Project Approved: 19-May-2015; Effective: 01-Sep-2015; Closing: 30-Jun-2020
Commitment Amount (revised after project restructuring in April 2019): $159.6 million
Bihar is still grappling with significant challenges in improving the quality of education. National assessments have shown that Bihar stands second from the bottom in the list of states in students’ learning achievement both in Languages and Mathematics.
International evidence suggests that once children enter school, the single most important determinant of learning is the performance of teachers. While Bihar has significantly increased the recruitment of teachers, thus reducing the critical pupil-teacher ratio, learning outcomes will depend upon the systems put into place for developing high quality teachers. The recent expansion in the number of teachers, compounded by decades of underinvestment in teacher programs, has led to a teaching workforce characterized by low academic content, ineffectual teaching practices, high levels of absenteeism, and weak monitoring and governance arrangements.
The World Bank-supported Enhancing Teacher Effectiveness in Bihar Project seeks to improve the effectiveness of elementary school teachers by ensuring that the state’s Teacher Education Institutions (TEI) are better equipped to train teachers and make them more effective in imparting learning to students. It will also help the state government develop an effective teacher management system with a robust monitoring and evaluation mechanism.
The Project provides $145 million under the Program for Results (PforR) instrument which allows the GoB to incentivize better teacher behavior and performance. It also consists of a $14.6 million Technical Assistance (TA) to build the capacities of the agencies implementing the teacher training program.
The GoB has trained more than 11,000 unqualified elementary school teachers through open and distance learning so that they can be duly certified and coferred with a Diploma in Elementary Education. A strategy for the continuous professional development of its teacher educators has also been developed.
A mobile-based app called BEST has been developed to record the attendance of teachers across schools. In addition, a recently launched School Score Card application makes it possible for School Management Committees (comprising of parents, teachers, students, self-help group representatives, and a representative from a Panchayati Raj Institution) to easily track educational outcomes. Communities can track the quality of their schools through 22 simple observations using traffic light symbols (green for very good, amber for satisfactory, red for needs-improvement). Finally, upgradation of infrastructure of 93 TEIs is now complete, and work on upgrading a further 100 TEIs is underway.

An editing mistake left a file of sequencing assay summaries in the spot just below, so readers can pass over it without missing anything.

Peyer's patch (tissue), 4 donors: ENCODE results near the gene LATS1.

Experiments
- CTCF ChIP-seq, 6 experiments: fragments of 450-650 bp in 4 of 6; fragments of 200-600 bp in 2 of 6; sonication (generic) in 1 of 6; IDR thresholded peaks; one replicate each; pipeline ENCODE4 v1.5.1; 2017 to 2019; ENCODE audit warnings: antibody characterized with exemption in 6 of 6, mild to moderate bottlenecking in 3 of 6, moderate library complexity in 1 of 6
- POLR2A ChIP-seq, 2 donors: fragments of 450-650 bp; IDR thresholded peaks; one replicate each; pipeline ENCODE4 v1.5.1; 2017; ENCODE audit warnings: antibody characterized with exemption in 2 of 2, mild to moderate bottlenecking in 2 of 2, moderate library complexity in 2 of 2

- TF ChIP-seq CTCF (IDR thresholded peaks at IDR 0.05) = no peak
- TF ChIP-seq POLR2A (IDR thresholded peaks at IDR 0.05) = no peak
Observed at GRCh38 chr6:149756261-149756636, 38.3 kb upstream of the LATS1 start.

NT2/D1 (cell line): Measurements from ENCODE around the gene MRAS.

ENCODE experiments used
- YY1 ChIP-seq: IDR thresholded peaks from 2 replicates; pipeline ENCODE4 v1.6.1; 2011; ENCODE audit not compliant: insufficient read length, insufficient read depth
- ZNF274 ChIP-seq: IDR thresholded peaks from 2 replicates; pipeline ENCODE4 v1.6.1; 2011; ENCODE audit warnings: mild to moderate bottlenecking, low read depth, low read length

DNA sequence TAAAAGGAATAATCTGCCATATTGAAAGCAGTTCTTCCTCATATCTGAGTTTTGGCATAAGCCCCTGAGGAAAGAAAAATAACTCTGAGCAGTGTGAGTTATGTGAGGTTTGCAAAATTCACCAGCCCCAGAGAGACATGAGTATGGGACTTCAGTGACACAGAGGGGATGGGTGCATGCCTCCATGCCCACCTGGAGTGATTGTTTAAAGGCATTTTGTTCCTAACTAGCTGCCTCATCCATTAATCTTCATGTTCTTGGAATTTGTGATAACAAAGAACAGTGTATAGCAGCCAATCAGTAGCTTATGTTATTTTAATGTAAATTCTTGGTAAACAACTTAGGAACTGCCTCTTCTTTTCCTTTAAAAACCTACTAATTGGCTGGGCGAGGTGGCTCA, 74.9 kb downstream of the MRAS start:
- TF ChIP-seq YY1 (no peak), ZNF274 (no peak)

Despite the progress, several of the Project’s identified targets have been delayed, and are unlikely to be met by the Project’s slated closing date of June 2020. At the Bihar State Educational Infrastructure Development Corporation there have been significant delays in the implementation of a Teacher Management Information System and an Enterprise Resource Planning system. Financial management in the project also remains unsatisfactory. Significant vacancies still exist across several TEIs.
The World Bank has identified some key pending actions that include:
- Filling the vacancies of teacher educators at all TEIs
- Preparing an operations and maintenance policy for TEIs
- Strengthening the existing grievance redressal mechanism through digitization and a policy
- The State Council of Educational Research And Training to draft an ‘outreach action plan’ to reach potential teacher aspirants, especially among rural and vulnerable communities
- Improvng the status of financial management, especially at the Bihar State Educational Infrastructure Development Corporation
Considering the limited time until the closure of the Project, the Government of India has requested the World Bank to reduce the scope of some of the activities, adjust result targets, and cancel 36 percent of the committed loan amount. The World Bank has accepted this request.